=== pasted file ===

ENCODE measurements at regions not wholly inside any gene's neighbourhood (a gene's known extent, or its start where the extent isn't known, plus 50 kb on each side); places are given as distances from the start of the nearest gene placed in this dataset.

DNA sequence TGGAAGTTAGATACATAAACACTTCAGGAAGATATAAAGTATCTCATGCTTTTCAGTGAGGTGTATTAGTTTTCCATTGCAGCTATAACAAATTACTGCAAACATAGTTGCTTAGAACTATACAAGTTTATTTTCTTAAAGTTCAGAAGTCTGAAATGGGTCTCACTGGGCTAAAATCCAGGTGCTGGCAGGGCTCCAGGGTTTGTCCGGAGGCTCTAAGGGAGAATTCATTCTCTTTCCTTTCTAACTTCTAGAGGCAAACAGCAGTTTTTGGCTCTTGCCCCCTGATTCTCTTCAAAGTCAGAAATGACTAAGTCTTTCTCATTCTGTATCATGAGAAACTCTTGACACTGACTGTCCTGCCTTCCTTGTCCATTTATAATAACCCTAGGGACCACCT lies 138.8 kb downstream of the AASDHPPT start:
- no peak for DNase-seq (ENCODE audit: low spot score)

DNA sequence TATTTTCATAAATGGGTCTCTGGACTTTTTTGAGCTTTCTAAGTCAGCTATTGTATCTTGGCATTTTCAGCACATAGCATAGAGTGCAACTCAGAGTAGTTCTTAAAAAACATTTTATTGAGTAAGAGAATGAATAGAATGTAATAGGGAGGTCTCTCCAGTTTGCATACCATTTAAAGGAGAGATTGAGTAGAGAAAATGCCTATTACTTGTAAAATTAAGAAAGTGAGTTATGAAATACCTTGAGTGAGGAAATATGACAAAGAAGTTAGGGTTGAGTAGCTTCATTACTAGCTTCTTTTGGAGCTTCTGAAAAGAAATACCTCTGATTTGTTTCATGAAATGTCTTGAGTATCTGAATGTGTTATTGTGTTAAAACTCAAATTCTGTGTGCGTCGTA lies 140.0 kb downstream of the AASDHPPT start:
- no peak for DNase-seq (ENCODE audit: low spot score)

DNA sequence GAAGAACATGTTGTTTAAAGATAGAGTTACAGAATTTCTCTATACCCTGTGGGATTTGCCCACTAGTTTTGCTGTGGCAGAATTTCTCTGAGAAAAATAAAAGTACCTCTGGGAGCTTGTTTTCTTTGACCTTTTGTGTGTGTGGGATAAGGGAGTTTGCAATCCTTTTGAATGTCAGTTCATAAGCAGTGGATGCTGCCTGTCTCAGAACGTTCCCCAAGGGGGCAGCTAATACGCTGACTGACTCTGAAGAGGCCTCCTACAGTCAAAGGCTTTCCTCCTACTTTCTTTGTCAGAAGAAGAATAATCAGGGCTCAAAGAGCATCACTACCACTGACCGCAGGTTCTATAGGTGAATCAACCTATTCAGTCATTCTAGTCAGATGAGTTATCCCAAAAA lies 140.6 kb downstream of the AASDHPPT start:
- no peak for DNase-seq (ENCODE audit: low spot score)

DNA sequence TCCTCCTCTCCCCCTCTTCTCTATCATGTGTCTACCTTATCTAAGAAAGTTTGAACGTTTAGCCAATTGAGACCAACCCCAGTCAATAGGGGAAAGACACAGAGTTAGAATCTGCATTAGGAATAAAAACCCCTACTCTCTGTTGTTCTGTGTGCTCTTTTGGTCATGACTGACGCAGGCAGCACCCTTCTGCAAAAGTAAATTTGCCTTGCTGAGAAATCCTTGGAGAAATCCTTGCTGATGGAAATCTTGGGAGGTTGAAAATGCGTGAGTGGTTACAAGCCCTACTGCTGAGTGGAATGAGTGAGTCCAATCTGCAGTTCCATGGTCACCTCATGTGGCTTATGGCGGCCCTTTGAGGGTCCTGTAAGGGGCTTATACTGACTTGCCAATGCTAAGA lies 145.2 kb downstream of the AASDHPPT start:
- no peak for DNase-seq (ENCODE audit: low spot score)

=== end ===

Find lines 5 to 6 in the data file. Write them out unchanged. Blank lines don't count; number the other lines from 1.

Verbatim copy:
- no peak for DNase-seq (ENCODE audit: low spot score)

DNA sequence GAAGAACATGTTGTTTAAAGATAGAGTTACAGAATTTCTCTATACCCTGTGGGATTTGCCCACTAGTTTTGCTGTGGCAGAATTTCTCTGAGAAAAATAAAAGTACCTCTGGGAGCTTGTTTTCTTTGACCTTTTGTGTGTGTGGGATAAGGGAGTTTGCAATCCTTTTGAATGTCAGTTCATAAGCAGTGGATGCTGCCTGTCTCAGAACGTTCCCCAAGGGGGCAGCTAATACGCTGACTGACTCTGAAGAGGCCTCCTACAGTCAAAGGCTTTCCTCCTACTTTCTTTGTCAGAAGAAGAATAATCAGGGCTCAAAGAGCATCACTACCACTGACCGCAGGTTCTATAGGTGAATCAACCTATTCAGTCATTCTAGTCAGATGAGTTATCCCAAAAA lies 140.6 kb downstream of the AASDHPPT start: